Spark Or Hadoop — Which Is The Best Big Data Framework?

One question I get asked a lot by my clients is: Should we go for Hadoop or Spark as our big data framework? Spark has overtaken Hadoop as the most active open source Big Data project. While they are not directly comparable products, they both have many of the same uses.

To shed some light onto the issue of “Spark vs. Hadoop.” I thought an article explaining the essential differences and similarities of each might be useful. As always, I have tried to keep it accessible to anyone, including those without a background in computer science.
Hadoop and Spark are both Big Data frameworks–they provide some of the most popular tools used to carry out common Big Data-related tasks.
Hadoop, for many years, was the leading open source Big Data framework but recently the newer and more advanced Spark has become the more popular of the two Apache APA +3.02% Software Foundation tools.
However they do not perform exactly the same tasks, and they are not mutually exclusive, as they are able to work together. Although Spark is reported to work up to 100 times faster than Hadoop in certain circumstances, it does not provide its own distributed storage system.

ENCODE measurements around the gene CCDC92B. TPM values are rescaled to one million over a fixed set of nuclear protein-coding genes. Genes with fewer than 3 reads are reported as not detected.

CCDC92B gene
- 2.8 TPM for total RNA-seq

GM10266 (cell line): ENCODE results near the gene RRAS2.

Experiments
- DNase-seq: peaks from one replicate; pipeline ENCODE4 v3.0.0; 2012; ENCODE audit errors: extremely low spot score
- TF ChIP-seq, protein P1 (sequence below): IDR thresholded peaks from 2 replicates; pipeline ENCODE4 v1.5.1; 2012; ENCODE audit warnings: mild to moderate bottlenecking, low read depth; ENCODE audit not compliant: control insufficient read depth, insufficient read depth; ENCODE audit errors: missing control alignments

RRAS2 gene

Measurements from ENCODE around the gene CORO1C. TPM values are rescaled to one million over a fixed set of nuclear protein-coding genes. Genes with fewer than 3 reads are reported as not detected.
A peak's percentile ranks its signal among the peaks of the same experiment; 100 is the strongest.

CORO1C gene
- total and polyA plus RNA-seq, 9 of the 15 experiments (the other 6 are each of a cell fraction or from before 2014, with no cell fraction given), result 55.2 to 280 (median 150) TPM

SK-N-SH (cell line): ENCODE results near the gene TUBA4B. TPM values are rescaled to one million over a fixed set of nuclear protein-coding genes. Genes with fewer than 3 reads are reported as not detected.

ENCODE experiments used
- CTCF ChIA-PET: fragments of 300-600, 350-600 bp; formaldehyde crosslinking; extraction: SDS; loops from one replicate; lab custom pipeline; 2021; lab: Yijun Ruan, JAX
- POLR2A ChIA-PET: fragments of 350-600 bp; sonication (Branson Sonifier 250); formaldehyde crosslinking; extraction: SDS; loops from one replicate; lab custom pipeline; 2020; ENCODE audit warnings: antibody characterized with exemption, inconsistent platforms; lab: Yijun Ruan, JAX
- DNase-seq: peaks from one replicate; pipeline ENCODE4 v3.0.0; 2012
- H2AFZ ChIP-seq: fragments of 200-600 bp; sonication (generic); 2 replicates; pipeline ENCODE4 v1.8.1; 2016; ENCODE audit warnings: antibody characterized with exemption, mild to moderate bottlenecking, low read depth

Distributed storage is fundamental to many of today’s Big Data projects as it allows vast multi-petabyte datasets to be stored across an almost infinite number of everyday computer hard drives, rather than involving hugely costly custom machinery which would hold it all on one device. These systems are scalable, meaning that more drives can be added to the network as the dataset grows in size.
As I mentioned, Spark does not include its own system for organizing files in a distributed way (the file system) so it requires one provided by a third-party. For this reason many Big Data projects involve installing Spark on top of Hadoop, where Spark’s advanced analytics applications can make use of data stored using the Hadoop Distributed File System (HDFS).
What really gives Spark the edge over Hadoop is speed. Spark handles most of its operations “in memory” – copying them from the distributed physical storage into far faster logical RAM memory. This reduces the amount of time consuming writing and reading to and from slow, clunky mechanical hard drives that needs to be done under Hadoop’s MapReduce system.

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